Commissioned by the Johann Jacobs Museum in Zurich, A SEASON IN SHELL (2013-2016) has performed as a multi exhibition piece that details duel trade journeys of Red Sea Abalone and the resulting art works across cultural institutions, together with the transnational flow of goods and people involved along the way.

A SEASON IN SHELL began with the collaborative engagement with the Bull, a Somali businessman and asylum seeker they met in the Chungking Mansions in Hong Kong, a nexus of low-end globalisation (Mathews 2011), between 2013-2014. At first observing then assisting the Bull in setting up an office for a North Sudanese mining company, the artists soon began to document the passage of his side trade in Red Sea Abalone, the collection of 600 metric tonnes by Somali fishermen organised the Bull into co-operatives who studied Japanese ama abalone diving manuals, and the selling of the meat onto informal dried seafood markets and restaurants in Hong Kong and the shells to processing factories in China. Originally performing as a real time field report and with the aim to activate and make complicit the museum space within the trade route, their exhibition A Season in Shell in the basement gallery spaces of the Johann Jacobs Museum in Zurich joined the geographically disparate value adding chain, whereby the artists and the Bull, using his contacts in the self declared sovereign state of Somaliland, moved two metric tonnes of the abalone shells as they travelled from Berbera to Dubai (to Zurich) and onwards to China.

Confronted with the scale and overpowering smell of two tonnes of abalone shell in the basement gallery space invited the audience to contemplate and interact with the forms and textures of shells passed through so many hands, and ask the question which seems to arise when seeing exhibitions use copious amounts of material, where did this come from, and what will happen to it all afterwards? Accompanying the waves and piles of shells, documentary footage and a Chinese banquet table describe precisely where the shells came from, how they were acquired and then, as part of the work, make transparent where they going. Following the ‘temporary storage’ of the shells at the museum, they were to be shipped onwards to Hong Kong after the exhibition and sold to buyers in China where they were to be treated, polished and refined into mother of pearl and sold at profit by the Bull to Hong Kong jewellers and Swiss watchmakers for ornamental use.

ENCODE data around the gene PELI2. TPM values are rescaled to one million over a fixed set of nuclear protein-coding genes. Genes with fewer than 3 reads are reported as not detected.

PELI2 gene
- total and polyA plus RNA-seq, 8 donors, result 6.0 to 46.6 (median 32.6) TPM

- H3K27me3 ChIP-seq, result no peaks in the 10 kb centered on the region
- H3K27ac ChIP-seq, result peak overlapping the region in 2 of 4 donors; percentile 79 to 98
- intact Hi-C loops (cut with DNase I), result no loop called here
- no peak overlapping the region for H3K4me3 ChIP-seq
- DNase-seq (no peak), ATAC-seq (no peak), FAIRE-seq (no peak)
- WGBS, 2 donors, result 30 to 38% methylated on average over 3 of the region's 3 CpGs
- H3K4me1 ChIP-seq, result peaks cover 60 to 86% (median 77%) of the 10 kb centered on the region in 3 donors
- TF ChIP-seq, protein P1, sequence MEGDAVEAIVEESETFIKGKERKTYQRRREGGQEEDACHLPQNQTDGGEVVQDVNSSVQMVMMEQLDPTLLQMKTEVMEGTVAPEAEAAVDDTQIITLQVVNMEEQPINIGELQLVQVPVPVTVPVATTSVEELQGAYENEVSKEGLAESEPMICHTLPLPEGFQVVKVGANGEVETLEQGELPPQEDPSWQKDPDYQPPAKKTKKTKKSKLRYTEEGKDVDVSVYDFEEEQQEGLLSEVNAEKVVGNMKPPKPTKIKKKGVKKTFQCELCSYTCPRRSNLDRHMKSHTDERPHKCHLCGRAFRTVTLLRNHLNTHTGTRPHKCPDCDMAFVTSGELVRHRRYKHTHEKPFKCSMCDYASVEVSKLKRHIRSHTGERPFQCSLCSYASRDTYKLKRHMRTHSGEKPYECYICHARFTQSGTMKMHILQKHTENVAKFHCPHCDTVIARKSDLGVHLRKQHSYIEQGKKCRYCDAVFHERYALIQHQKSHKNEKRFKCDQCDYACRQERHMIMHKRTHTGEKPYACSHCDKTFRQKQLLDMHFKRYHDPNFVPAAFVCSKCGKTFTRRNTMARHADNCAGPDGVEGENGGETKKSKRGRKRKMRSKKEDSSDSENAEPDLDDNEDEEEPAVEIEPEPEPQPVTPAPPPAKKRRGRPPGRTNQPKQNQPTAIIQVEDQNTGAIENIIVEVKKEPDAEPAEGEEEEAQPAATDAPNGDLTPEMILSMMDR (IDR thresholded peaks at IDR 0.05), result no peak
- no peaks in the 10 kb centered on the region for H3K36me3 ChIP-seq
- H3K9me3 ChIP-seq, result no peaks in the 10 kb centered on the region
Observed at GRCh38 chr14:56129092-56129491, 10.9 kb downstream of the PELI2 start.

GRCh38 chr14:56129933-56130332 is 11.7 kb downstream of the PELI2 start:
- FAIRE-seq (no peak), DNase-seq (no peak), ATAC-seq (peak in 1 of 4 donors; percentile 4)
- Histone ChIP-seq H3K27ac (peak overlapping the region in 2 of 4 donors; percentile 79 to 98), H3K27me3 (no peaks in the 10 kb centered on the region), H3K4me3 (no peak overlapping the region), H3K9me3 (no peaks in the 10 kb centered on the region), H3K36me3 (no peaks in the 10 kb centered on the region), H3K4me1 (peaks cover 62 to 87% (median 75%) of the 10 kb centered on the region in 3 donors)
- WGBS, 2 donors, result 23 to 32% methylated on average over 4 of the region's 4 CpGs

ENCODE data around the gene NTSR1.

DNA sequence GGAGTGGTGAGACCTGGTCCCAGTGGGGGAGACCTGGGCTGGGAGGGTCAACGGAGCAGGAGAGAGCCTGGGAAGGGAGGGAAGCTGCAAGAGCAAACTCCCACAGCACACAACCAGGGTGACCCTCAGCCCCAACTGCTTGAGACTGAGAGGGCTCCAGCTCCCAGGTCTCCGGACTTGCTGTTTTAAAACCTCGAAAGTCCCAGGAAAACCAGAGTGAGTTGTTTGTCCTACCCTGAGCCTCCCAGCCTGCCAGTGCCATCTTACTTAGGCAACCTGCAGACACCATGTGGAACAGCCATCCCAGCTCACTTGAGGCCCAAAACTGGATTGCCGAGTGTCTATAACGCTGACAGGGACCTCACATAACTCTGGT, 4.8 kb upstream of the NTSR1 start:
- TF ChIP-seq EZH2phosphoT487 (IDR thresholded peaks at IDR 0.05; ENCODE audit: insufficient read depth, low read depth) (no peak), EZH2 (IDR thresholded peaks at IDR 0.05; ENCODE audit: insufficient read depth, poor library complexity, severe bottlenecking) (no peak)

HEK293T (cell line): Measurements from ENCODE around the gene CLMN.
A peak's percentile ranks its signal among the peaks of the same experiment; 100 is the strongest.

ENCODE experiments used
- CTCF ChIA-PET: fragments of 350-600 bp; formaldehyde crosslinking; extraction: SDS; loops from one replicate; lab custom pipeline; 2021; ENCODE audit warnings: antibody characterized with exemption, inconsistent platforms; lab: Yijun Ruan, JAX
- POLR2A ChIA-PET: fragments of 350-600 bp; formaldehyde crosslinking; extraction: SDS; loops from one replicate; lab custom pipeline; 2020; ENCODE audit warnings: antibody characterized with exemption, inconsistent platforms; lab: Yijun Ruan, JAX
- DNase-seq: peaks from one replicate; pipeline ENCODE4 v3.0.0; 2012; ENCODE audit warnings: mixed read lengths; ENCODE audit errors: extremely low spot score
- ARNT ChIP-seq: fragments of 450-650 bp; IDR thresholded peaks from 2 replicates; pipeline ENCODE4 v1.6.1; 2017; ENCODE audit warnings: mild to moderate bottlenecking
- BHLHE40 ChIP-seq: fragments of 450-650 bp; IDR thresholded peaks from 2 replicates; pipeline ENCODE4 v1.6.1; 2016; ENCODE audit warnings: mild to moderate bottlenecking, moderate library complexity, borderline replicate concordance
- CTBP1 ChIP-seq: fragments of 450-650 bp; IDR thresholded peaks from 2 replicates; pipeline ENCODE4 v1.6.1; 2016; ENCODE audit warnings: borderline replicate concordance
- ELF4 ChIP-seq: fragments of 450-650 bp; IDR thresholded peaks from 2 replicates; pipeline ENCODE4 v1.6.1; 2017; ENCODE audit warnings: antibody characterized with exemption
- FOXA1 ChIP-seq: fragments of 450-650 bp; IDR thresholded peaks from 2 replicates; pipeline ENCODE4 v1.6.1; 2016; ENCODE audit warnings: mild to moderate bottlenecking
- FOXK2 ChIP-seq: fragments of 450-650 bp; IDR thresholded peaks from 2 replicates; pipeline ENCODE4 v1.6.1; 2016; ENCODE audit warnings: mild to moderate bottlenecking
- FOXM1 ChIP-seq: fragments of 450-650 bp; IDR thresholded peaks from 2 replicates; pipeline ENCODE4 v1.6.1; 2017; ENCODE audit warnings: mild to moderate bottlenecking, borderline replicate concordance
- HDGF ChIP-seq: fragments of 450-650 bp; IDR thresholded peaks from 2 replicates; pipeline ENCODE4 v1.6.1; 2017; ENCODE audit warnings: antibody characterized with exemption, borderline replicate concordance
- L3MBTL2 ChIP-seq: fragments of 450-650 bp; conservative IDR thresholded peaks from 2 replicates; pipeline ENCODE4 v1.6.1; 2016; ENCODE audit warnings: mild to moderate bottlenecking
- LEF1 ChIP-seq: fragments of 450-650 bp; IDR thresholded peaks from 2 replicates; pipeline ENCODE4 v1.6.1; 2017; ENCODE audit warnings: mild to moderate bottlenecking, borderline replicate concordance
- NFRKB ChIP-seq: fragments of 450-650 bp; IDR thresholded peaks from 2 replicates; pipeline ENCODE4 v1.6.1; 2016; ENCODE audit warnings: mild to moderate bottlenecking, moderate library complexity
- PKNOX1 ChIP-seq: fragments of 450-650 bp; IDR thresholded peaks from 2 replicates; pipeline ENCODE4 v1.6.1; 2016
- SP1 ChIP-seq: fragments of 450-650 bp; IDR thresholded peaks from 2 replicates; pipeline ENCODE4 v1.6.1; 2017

In an attempt to cohere their research, experiences and subjectivities, a ten-part prose poem was penned by Bisenieks, initially published in folder format for the museum and later as a film essay. It performs as a tapestry of entwined narratives, including the lifecycle of the abalone, the value adding chain of the abalone, the migration journey of the Bull, the artist and the Bull’s working experience, which are all woven with the sympathetic, experiential framework of the French surrealist poet Arthur Rimbaud’s poem A Season in Hell, a writer and text who the artists paralleled with the Bull’s own biography and the challenging experience shared together in moving and trading the shells in question.